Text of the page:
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Obama: Egypt is neither 'ally' nor 'enemy'

President Obama described Egypt as neither a friend nor a foe in a televised interview that aired first on The Rachel Maddow Show Wednesday. "I don&#039

President Obama described Egypt as neither a friend nor a foe in a televised interview that aired first on The Rachel Maddow Show Wednesday. 

"I don't think we would consider them an ally. But we don't consider them an enemy," Obama told Telemundo's José Díaz-Balart. "They are a new government that's trying to find its way."

Obama continued: "They were democratically elected. I think that we are going to have to respond to this incident, how they respond to maintaining the peace treaty with Israel."

The interview will be shown Thursday morning on Telemundo, but The Rachel Maddow Show aired exclusive early clips.

Maddow highlighted the significance of Obama's comment."In diplomacy, at the presidential level, words are chosen very, very carefully," she said. "And those words represent news in terms of the U.S. relationship with a country which had, during the time of Hosni Mubarak, been among America's closest allies in the Arab world."

In the interview, Obama also called for a full investigation to find out who was behind the deadly attack in Libya Tuesday that left four Americans dead—including the U.S. ambassador.

"Our hope is to be able to capture them, but we'll obviously have to cooperate with the Libyan government," Obama said.

A crowd stormed the U.S. embassy in Cairo, too. In both cases, the riots were reportedly spurred by a crude anti-Islam video that was posted to YouTube and whose origins remain murky.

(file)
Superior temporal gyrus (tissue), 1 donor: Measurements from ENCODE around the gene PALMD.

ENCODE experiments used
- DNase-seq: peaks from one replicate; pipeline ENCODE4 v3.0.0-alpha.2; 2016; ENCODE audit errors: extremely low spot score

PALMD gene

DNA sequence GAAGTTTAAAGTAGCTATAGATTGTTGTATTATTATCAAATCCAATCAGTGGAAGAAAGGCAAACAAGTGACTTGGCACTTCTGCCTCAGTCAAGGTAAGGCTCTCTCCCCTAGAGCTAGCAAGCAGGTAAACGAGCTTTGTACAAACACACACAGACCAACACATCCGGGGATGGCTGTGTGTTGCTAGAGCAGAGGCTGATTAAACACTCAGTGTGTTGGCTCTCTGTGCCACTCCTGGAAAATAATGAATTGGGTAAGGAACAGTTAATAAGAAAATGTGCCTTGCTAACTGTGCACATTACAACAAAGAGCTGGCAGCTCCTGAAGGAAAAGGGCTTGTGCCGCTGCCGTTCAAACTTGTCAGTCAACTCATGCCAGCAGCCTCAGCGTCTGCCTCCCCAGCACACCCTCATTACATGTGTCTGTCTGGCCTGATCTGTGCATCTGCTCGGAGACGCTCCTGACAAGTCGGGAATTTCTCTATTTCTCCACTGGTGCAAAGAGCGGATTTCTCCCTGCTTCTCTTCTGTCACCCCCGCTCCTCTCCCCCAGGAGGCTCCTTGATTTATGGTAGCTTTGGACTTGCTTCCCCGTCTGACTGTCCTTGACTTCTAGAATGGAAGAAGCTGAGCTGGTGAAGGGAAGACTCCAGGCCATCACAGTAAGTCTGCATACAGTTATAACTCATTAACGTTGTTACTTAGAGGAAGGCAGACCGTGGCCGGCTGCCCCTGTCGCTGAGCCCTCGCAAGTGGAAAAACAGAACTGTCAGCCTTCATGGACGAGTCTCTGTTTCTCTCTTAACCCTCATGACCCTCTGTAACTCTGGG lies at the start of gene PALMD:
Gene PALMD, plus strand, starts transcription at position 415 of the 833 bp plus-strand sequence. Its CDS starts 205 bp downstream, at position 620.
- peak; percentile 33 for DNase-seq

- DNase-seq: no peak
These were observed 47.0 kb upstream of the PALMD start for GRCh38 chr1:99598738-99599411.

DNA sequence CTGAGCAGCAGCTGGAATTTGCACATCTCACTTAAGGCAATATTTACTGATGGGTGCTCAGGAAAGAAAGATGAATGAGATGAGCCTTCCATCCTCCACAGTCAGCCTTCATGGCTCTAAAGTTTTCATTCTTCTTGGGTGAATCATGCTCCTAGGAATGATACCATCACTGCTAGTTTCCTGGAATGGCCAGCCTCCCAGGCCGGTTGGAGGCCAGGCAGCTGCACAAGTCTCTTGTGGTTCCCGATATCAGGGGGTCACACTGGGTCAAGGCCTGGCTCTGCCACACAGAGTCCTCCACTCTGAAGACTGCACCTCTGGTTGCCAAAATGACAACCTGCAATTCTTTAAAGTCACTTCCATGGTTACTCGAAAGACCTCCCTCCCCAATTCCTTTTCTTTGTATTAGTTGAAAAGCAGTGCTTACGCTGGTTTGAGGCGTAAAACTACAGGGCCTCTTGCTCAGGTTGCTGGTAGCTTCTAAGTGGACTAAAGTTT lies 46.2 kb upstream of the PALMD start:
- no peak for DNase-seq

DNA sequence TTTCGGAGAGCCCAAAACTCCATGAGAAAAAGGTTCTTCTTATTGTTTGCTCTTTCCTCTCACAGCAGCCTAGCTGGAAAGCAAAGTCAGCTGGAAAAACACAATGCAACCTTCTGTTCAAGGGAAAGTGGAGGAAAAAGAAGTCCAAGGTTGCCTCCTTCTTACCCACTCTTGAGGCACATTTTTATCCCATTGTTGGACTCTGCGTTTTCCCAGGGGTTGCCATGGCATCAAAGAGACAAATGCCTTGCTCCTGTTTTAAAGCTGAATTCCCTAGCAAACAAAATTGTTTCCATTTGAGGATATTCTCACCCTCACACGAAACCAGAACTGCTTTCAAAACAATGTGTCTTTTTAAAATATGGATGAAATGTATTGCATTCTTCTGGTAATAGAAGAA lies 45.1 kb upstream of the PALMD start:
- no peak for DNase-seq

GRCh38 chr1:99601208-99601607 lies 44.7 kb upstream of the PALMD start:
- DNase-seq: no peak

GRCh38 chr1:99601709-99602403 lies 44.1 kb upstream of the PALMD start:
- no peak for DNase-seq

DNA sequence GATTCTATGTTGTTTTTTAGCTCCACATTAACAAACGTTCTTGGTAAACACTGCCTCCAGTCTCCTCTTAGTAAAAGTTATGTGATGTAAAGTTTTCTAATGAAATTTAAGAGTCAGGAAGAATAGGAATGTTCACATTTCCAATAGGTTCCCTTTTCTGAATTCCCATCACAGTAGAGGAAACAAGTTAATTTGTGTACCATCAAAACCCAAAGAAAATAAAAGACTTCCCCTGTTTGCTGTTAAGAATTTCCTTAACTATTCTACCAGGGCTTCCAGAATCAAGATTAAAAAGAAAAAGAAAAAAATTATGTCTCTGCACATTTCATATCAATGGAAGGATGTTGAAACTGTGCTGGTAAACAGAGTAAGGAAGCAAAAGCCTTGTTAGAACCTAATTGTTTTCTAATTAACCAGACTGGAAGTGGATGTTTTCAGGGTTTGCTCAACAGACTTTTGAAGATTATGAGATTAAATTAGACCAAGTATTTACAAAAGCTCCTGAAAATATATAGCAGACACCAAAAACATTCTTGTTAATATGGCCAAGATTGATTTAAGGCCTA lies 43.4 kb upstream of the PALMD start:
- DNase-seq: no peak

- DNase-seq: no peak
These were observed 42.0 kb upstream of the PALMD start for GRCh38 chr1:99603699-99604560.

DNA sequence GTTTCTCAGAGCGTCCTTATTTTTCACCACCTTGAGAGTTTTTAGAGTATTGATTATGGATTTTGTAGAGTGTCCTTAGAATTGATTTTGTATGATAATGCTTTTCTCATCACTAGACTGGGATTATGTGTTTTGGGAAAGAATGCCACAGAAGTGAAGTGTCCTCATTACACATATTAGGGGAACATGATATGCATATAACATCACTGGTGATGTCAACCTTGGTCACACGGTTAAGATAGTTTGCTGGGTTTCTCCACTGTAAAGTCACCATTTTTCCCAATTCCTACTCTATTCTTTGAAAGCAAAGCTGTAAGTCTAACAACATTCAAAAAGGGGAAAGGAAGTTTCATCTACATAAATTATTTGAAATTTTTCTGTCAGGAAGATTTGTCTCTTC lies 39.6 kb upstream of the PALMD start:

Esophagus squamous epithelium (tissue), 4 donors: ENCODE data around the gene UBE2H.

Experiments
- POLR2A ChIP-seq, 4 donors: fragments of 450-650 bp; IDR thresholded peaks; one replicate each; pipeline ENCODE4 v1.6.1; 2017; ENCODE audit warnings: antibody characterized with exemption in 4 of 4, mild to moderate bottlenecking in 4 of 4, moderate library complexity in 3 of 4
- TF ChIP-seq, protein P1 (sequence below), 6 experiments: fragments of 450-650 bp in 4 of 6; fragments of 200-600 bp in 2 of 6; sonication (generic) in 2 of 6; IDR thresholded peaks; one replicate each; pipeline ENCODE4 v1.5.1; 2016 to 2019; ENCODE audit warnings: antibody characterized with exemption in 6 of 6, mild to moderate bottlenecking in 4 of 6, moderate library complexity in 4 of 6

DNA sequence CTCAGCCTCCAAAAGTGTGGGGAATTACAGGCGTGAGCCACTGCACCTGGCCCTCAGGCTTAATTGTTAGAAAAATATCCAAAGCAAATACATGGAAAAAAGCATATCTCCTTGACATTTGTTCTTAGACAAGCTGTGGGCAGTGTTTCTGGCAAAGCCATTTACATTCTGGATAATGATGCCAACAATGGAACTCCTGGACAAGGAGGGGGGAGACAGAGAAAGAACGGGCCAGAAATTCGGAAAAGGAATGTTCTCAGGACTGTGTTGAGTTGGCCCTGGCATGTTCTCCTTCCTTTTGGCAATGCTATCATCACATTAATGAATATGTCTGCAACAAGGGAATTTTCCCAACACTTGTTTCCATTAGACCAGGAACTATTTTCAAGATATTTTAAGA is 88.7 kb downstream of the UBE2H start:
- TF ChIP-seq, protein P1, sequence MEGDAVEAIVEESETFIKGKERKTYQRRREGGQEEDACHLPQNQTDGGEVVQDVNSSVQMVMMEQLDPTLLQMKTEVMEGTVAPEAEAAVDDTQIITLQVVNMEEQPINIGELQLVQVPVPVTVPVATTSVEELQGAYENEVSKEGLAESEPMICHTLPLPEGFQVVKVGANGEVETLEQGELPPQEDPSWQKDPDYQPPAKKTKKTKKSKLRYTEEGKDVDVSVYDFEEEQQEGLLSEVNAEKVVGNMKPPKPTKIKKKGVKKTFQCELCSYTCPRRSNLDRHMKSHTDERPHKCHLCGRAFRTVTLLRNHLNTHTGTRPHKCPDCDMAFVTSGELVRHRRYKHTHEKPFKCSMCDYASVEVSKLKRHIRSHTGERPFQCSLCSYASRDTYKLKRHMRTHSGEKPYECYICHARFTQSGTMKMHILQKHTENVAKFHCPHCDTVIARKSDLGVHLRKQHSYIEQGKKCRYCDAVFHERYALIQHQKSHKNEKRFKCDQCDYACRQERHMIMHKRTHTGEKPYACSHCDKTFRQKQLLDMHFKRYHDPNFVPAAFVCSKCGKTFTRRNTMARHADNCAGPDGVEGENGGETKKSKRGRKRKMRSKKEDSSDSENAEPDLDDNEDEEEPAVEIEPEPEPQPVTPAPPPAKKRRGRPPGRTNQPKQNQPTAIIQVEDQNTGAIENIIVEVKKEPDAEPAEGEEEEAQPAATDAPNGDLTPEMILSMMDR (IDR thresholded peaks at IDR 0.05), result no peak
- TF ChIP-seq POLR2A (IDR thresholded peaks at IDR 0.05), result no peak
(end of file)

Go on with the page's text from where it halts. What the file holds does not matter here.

Obama said the U.S. is insisting that the country ensure that U.S. embassies and their personnel are protected. "If not, I think that's going to be a real big problem," said Obama. 

Meanwhile, new evidence suggests that the attack in Libya may have been perpetrated by terrorists who used the mob uproar as cover for the deadly attack. Mitt Romney's campaign was criticized Wednesday for issuing a statement Tuesday night calling it "disgraceful that the Obama administration's first response was not to condemn attacks on our diplomatic missions, but to sympathize with those who waged the attacks." In fact, a statement by the U.S. Embassy in Cairo that condemned attacks on Islam was issued before the Embassy was breached.

On Telemundo, Obama reiterated that his GOP opponent has a "tendency to shoot before" he aims." As president," Obama said, "my obligation is to focus on security for our people, making sure that we're advancing American interests, not having ideological arguments on a day when we're mourning the loss of outstanding folks who have served our country very well."